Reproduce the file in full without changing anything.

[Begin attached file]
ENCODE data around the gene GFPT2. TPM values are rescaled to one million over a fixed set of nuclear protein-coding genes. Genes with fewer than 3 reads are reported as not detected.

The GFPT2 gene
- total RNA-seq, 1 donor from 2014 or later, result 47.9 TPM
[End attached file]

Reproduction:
ENCODE data around the gene GFPT2. TPM values are rescaled to one million over a fixed set of nuclear protein-coding genes. Genes with fewer than 3 reads are reported as not detected.

The GFPT2 gene
- total RNA-seq, 1 donor from 2014 or later, result 47.9 TPM